Do I jam? No. Do I love jam? oh, yeah! So at this time of year I’m usually looking for interesting articles about fruit in jars and new ways to cook with them during the long days of winter. What rose to the top in my search efforts, though, was this little article courtesy of Huffington Post: Taste Test: The Best Store-Bought Strawberry Jam.
The internet being what it is, most things do manage to stick around for, well, quite a while, and this one was no exception. Thanks in large measure to sugar beet and corn growers (and GMO), laboratories, and chemists, grocery store jam ingredients have remained fairly consistent through the years….high fructose corn syrup, fructose, citric acid and glucose syrup. Whaat!??
I’m jumping in here to throw a different history into the internet stream.
To our collective rescue comes artisan jam from a bevy of “local flavor” independent food crafters and they can be found in communities across the country. Using either their own estate grown fruits or sourcing from local farmers, they’re turning out products packed with real berry flavor minus the aforementioned ingredients.
When berry season is a distant memory and the long winter days conjure up spring hopes, here are a few ways you can rekindle that taste of summer to tide you over. These West coast food artisans are turning out amazing jars of jammy goodness.
In honor of the 5th anniversary of our very first video on The Local Dish, Pennington Farms still has a soft spot in my heart and a constant place in my pantry. Their raspberry jam tastes just like the one I learned to make (paraffin lid and all) from my Irish grandmother at her summer house in Michigan. Real. raspberry. flavor. Perhaps you, too, have a few childhood food memories learned at the knee of a favorite elder?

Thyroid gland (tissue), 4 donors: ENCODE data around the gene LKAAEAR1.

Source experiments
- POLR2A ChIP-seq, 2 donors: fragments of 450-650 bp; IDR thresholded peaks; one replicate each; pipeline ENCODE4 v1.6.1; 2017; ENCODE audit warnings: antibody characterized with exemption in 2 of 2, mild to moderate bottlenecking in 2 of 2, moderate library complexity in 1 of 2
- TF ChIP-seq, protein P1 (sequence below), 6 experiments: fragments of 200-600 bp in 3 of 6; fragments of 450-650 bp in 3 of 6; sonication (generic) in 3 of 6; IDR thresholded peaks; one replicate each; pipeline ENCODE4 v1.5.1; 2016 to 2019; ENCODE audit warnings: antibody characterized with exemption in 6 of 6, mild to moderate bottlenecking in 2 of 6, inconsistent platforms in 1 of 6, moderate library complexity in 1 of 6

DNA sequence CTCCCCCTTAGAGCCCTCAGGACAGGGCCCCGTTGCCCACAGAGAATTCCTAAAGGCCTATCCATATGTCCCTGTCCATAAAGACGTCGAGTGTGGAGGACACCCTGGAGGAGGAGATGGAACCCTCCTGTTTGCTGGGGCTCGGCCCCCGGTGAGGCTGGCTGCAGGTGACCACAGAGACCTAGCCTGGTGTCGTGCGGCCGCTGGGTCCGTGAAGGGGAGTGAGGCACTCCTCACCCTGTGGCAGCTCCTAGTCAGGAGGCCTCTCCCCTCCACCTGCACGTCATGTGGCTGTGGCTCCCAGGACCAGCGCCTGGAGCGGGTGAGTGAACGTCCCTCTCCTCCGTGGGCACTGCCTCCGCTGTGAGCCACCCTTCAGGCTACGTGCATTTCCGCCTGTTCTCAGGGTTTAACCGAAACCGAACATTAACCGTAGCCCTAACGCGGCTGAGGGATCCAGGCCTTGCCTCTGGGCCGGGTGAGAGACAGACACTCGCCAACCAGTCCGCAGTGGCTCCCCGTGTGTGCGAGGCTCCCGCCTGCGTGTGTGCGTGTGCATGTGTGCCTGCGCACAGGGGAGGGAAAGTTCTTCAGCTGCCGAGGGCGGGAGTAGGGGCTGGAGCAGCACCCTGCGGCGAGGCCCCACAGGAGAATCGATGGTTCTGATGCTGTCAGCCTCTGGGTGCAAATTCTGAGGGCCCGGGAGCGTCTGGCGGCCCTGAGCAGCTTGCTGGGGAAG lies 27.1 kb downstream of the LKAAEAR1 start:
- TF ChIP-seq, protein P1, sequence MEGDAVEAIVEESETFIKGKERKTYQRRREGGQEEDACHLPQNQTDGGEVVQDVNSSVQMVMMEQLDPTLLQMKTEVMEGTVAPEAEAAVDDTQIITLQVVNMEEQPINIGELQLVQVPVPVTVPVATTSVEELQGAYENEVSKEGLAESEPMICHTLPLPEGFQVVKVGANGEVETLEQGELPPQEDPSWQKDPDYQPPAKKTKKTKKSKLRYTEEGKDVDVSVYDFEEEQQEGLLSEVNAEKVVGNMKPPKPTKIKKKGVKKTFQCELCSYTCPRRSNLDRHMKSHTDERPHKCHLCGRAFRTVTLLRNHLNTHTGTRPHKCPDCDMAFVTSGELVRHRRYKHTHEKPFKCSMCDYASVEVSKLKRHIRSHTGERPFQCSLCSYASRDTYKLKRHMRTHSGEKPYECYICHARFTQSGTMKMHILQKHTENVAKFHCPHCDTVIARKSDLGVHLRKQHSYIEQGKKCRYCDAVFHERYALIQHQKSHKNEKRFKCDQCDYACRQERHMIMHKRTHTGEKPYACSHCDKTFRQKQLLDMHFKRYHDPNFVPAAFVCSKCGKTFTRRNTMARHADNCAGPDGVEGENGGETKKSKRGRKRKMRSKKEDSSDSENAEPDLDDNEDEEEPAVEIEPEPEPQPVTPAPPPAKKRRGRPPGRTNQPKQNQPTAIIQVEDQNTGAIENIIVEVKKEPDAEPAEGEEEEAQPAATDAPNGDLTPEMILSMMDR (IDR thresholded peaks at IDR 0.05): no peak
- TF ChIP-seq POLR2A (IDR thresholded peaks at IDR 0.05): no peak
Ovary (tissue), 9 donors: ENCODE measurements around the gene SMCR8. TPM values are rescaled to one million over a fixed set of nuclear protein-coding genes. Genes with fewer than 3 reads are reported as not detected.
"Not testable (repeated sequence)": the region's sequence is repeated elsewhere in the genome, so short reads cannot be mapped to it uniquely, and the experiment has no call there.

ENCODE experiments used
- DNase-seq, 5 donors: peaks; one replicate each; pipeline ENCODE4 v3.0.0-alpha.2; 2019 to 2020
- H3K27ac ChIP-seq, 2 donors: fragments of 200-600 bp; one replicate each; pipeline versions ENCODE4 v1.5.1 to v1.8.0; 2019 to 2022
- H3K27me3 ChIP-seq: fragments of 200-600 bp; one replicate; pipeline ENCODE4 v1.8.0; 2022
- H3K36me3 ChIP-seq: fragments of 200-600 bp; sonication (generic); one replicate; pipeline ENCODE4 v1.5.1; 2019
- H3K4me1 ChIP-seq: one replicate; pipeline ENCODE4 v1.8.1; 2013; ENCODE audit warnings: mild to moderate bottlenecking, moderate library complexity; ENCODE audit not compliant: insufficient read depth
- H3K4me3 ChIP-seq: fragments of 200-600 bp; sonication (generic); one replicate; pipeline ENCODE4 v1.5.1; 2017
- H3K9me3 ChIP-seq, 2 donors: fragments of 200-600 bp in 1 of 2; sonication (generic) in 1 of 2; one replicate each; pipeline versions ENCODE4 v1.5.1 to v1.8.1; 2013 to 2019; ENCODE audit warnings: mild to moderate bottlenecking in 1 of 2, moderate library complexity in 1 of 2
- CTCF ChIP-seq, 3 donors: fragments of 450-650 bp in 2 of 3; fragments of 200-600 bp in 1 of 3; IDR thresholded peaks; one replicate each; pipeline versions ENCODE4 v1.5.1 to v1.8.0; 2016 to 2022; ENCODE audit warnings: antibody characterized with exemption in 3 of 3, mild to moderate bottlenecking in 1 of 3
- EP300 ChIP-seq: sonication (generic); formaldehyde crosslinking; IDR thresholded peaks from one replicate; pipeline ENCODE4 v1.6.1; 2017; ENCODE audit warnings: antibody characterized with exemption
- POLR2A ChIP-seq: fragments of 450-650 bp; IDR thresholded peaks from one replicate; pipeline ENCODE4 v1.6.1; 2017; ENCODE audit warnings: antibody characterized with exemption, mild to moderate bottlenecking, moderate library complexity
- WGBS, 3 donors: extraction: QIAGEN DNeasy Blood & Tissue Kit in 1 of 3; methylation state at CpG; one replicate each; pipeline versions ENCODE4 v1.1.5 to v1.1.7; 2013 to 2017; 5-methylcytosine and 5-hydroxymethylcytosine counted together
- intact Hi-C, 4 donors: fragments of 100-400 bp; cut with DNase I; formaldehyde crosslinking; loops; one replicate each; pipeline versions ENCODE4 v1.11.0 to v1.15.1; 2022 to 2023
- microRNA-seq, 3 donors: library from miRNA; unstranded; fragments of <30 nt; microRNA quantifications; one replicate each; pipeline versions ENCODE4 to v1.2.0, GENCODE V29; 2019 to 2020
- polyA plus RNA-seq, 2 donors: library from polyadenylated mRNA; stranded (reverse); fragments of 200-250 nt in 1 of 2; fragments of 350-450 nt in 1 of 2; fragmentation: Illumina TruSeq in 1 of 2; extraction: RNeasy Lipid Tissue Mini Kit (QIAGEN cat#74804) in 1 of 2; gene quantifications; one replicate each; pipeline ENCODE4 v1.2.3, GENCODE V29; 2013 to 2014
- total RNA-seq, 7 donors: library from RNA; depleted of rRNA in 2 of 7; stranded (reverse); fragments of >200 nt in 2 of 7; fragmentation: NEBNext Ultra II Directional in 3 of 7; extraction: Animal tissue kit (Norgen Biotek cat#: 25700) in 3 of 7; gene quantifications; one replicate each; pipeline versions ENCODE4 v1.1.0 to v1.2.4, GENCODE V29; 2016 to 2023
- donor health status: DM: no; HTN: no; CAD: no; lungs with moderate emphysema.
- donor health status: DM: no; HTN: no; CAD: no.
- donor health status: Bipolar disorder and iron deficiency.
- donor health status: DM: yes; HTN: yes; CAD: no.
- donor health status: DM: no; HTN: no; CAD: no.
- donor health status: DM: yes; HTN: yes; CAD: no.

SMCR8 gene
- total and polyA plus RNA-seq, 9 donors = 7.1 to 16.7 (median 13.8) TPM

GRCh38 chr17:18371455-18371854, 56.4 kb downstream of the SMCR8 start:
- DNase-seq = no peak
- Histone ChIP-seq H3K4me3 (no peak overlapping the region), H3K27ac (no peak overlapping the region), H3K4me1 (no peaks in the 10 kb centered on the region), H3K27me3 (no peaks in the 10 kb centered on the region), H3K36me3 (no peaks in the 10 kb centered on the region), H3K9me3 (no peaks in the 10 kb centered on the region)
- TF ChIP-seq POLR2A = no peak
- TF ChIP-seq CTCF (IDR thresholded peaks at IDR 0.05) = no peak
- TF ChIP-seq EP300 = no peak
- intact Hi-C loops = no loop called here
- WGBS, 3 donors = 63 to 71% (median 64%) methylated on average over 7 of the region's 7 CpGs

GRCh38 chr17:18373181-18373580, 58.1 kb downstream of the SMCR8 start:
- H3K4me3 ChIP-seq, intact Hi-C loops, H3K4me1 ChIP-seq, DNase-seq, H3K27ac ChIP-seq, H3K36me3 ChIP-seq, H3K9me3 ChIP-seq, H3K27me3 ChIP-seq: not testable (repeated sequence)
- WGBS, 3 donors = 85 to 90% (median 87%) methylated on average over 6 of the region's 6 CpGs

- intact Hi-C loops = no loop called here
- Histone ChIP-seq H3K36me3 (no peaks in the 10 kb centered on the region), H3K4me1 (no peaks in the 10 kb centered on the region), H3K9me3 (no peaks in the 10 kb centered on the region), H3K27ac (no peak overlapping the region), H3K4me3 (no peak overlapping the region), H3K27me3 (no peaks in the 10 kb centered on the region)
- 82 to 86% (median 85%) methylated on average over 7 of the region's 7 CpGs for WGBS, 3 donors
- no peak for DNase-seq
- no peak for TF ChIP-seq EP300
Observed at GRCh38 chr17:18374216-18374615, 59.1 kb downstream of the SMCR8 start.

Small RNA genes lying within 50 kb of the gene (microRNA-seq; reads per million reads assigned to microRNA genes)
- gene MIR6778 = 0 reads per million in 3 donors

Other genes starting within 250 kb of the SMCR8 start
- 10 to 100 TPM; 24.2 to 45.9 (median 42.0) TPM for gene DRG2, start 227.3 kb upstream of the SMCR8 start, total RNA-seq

At a recent Artisanal Food Tasting event, Liz Cowan’s Three Little Figs Jams (below) was voted Best of Everything, including her Strawberry Balsamic Pepper, overrun with big chunks of berries and a slightly peppery-tart kick. Crafted with local Hood River berries, organic cane sugar and aged Balsamic vinegar, it’s clearly a must-have any time of year. Known for crafting complex savory and sweet flavors with an international twist, Liz and her team continue to bring thoughtful and taste-ful spreads to market.
Sourcing organic fruit within 150 miles of their Emeryville, California kitchen, Inna Pickle Inna Jam puts just 3 ingredients in each jar of their Strawberry Jam: strawberries, organic cane sugar and fruit pectin. Now, that will get you out of any PB&J pickle. Spread this on the bottom of a fruit tart, slather between cake layers so it drips out the sides, spoon over ice cream, or satisfy the urge right from the jar (yes, shameless!).
For sourcing artisan jams, preserves and other handcrafted food, buy direct from your small local food producers or check out online shops like Mouth, Marx Foods and Goldbelly. You’ll find plenty of choices for the everyday or the par-tay!
Top image by Lisa Ouellette.
Do you have a favorite local jam?